Adaptation Strategies for Climate Change and Extreme Weather Conditions and Measures for a Sustainable Groundwater Management (AnKliG)
Topic of the practice
The research project “AnKliG” aimed at the development of adaptation measures and strategies for a sustainable and integrated groundwater management addressing the already existing groundwater-related conflicts between agriculture, forestry, biotopes, residential areas and water supply in the Southern part of Hessen in a cross-sectoral approach.
Good Practice Information
The research project “AnKlig” was set up in co-operation of the Hessian Agency for Environment and Geology, a major water supplier (Hessenwasser) and an engineering company (BGS Umwelt). The project was funded with a budget of 1 Million € by the Federal Ministry of Education and Research (BMBF) and belongs to the national research programme “klimazwei”. Research activities focused on a large porous aquifer in South Hessen (Hessian Reed) and the adjacent fractured aquifer of the Odenwald. The two regions differ considerably in their hydrological regime and water supply infrastructure. The overall aim of the project is to develop adaptation measures and strategies for a sustainable groundwater management. The major objective of the project is to assess the implications of climate change on the various sectors which need to be addressed by an integrated groundwater management approach. Spatially distributed groundwater modelling is carried out to quantify the changes in groundwater
recharge and levels for different emission scenarios (A1B, A2, B1). The used climate projection data are based on the general circulation model ECHAM5 and different regional climate models (WETTREG, STAR, CLM). Furthermore:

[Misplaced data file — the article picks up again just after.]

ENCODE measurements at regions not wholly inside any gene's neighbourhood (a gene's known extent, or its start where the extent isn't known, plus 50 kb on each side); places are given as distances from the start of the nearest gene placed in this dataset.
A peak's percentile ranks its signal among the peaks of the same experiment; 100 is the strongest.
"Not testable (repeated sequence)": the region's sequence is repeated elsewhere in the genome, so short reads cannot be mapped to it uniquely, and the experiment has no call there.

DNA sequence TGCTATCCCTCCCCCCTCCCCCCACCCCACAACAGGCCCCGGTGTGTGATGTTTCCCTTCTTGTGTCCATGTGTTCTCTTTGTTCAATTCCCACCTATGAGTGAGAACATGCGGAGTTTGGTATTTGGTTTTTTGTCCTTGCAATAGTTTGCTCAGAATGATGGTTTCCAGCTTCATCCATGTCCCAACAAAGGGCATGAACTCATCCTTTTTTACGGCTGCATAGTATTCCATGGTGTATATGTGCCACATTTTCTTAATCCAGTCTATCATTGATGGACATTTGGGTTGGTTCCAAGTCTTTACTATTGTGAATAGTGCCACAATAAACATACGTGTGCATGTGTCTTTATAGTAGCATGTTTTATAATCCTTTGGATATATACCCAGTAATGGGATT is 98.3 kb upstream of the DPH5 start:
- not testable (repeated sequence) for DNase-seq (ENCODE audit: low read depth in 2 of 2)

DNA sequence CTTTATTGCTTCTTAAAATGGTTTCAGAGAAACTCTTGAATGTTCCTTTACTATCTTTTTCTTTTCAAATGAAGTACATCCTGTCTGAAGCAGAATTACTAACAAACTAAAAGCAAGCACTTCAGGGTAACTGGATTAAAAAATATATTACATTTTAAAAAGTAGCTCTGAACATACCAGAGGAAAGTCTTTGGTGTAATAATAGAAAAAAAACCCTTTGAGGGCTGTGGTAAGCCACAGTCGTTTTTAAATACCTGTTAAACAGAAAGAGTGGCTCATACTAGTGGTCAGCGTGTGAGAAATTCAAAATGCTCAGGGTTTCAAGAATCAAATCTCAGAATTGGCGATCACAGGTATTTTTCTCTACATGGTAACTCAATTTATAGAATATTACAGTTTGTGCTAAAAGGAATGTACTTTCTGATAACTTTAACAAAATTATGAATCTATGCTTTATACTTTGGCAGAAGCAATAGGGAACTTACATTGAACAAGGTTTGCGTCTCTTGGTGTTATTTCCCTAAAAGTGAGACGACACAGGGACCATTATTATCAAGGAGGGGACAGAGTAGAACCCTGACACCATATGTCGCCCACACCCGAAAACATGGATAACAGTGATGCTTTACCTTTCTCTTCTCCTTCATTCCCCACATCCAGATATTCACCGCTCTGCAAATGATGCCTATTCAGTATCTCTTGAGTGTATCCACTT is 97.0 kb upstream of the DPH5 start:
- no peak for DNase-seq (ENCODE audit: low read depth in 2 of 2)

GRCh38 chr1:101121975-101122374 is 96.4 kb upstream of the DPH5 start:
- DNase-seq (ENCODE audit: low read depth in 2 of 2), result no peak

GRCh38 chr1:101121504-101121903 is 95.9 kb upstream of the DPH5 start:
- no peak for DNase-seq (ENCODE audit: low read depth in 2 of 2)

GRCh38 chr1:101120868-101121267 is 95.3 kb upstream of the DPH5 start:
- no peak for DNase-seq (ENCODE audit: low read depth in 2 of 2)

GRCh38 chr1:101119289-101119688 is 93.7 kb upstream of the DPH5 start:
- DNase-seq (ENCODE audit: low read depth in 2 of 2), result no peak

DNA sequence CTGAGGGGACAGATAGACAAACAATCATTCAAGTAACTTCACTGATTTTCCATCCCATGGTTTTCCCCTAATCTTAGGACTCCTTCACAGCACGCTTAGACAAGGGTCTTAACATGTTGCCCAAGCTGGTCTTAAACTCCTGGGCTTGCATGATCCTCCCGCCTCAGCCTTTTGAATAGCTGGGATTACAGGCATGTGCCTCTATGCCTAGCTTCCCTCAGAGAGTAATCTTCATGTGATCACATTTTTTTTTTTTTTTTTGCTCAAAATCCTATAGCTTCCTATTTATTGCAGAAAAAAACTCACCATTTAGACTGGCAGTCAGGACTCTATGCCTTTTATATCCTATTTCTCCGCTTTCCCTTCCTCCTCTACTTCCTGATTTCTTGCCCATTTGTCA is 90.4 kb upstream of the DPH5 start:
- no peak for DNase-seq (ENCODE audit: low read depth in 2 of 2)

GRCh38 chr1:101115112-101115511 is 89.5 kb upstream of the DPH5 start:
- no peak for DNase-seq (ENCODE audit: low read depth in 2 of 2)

- to quantify the future water demand for drinking water and irrigation
- to evaluate the supply guarantee of local facilities for public water use (e.g. springs in the Odenwald region)
- to assess the extent of conflicts of groundwater utilisation with other kind of land use
- to reveal capabilities and limitations of groundwater management to counterbalance the impact of climate change on groundwater resources.
The spatially distributed water balance model (methodolgy) may be applicable to other regions in order to investigate the potential impacts of climate change on groundwater recharge and other water balance components. The experience of assessing & handling uncertainties associated with regional hydrologic impact modelling can be transferred and exchanged.
Evidence of success
The practice was conducted via a multi-level institutional approach: cooperation between an environmental agency, a regional water supply company and an engineering company. The the cross-sectoral research approach, which integrated the vulnerability and needs of different groundwater dependent fields, was also an innovative practice.
Contact details to obtain further information on the practice
Hessian Agency for Environment and Geology (HLUG)
Annex completed on: 08-14-2012